The most common encaustic paintings today are created with melted wax applied with a brush to a firm substrate such as a cradled panel; I also work with this type of artwork by combining layers of beeswax with her encaustic prints and incorporating hand-dyed silk, impressions of rusty objects, paper ephemera, text pages, hand-made papers, tea bags and torn book spines.

A collector once described my expressionistic art work by saying “Admiring your artwork is like seeing shapes in the clouds”.

Vicky pulling a print.

Vicky pulling a print.


Encaustic printmaking is a process of creating original one-of-a-kind prints on paper with a warm aluminum palette. Touching the warmed plate with lusciously colored beeswax and manipulating the creamy flowing strokes with tools naturally result in exploration at deep levels. A sheet of paper is then laid on the melted wax and by making contact, using the pressure of one’s own hand (without a printing press), the image is embedded into the paper. The direct result of the lifted paper is an original, one-of-a-kind print. This free-flowing process lends itself to the abstract but can easily include figures, landscapes, plant and tree forms as well. Letting go of “rules and shoulds” and treasuring the medium’s unique characteristics, this unusual art medium bubbles up the meditative and intuitive aspects of those interested in exploring. Unknown to many in the art world, this process is rapidly becoming a beloved art medium.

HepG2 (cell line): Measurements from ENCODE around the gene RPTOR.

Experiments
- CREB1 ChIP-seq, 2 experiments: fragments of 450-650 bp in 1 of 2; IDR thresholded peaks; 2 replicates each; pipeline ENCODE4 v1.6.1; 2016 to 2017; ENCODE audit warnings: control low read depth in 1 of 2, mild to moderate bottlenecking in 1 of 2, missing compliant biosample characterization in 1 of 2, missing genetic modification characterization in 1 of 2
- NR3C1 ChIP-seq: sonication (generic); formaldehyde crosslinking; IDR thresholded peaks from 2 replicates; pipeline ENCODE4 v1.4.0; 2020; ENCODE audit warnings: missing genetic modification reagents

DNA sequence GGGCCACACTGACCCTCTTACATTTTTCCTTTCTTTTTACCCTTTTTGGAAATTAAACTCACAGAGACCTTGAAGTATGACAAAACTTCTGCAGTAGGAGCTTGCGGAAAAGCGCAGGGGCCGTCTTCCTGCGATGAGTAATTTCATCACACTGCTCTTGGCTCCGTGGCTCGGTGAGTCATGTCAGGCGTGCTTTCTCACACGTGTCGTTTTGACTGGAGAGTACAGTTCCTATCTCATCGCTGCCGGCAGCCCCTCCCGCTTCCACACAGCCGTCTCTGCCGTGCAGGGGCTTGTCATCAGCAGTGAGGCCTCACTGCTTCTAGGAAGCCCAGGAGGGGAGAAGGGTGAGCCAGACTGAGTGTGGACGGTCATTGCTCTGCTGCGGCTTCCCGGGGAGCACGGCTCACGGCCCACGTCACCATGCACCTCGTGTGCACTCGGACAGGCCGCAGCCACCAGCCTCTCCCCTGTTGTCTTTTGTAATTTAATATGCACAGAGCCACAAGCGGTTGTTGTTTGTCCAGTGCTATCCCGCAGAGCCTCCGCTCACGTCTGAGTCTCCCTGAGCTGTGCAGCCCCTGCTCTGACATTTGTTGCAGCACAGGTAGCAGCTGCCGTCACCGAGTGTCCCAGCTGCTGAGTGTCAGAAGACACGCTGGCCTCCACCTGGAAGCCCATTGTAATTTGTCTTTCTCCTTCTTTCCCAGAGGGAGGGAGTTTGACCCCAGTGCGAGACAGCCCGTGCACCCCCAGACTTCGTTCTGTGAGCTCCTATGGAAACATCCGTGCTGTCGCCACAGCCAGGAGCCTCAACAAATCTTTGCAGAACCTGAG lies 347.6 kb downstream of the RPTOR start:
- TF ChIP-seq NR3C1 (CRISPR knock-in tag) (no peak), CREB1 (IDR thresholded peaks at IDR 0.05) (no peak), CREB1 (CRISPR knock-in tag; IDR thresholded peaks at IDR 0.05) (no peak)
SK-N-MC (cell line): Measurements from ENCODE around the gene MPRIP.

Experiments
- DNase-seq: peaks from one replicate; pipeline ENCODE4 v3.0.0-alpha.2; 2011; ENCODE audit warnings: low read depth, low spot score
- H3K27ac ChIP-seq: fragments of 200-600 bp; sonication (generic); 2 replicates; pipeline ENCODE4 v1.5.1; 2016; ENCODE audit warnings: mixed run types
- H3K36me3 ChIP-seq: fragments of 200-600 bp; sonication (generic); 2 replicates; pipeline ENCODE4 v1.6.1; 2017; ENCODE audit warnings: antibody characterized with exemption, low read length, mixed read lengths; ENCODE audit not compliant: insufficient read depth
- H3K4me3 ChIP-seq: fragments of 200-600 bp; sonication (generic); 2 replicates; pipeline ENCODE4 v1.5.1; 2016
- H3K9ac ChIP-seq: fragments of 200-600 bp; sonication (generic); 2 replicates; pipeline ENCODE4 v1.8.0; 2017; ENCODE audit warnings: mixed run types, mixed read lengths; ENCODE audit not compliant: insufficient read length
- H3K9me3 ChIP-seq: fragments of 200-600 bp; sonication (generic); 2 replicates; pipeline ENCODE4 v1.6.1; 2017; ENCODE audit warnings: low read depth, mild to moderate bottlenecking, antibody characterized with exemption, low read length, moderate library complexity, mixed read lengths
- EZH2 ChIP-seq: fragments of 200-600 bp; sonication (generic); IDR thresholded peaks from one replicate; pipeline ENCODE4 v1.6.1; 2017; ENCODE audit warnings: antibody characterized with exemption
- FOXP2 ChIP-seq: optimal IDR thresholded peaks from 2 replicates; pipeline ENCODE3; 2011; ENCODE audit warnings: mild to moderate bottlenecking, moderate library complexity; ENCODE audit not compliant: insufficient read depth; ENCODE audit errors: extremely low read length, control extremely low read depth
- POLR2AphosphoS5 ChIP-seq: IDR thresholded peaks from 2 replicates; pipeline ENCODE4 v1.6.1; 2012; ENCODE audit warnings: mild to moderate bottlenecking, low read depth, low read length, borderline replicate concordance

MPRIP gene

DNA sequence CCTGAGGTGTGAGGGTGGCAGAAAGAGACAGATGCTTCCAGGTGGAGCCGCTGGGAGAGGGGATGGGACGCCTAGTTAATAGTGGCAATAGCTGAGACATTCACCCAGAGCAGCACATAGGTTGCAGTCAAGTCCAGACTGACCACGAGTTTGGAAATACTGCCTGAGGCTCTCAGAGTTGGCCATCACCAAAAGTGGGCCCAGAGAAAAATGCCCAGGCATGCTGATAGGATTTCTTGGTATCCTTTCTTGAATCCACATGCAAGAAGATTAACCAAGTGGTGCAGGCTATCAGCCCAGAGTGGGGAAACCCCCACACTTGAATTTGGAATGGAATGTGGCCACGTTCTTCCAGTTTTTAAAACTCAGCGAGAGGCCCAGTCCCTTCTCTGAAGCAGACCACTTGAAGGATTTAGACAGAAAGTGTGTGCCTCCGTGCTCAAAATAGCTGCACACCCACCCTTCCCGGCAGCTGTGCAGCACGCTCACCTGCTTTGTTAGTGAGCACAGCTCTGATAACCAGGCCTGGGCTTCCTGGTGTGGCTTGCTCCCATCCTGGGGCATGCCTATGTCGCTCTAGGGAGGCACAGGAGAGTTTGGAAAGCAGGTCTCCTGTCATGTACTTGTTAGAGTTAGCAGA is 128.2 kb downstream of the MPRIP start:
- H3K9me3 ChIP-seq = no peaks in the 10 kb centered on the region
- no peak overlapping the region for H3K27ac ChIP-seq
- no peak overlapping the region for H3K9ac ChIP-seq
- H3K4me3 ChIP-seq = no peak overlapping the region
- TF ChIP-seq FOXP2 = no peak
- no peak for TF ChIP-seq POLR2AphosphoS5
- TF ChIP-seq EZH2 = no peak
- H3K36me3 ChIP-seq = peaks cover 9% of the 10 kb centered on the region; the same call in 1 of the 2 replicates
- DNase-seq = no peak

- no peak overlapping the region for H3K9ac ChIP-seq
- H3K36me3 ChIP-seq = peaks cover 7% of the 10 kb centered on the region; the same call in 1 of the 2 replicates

Vicky at her favorite local spot…

on the beach in Port Townsend, WA.


I have been on a quest in 2018 to find out WHY I create what I create. I have the HOW & WHAT down. In my studies, I have discovered a lot about myself and what makes me tick in the creative side of my life. If you are up for a longer read, here goes: 

I believe the “mud-pie-time” qualities of Encaustic Printmaking facilitate creative thought, a perfect safe space allowing personal ideas to come to the fore-front, where inspiration is born.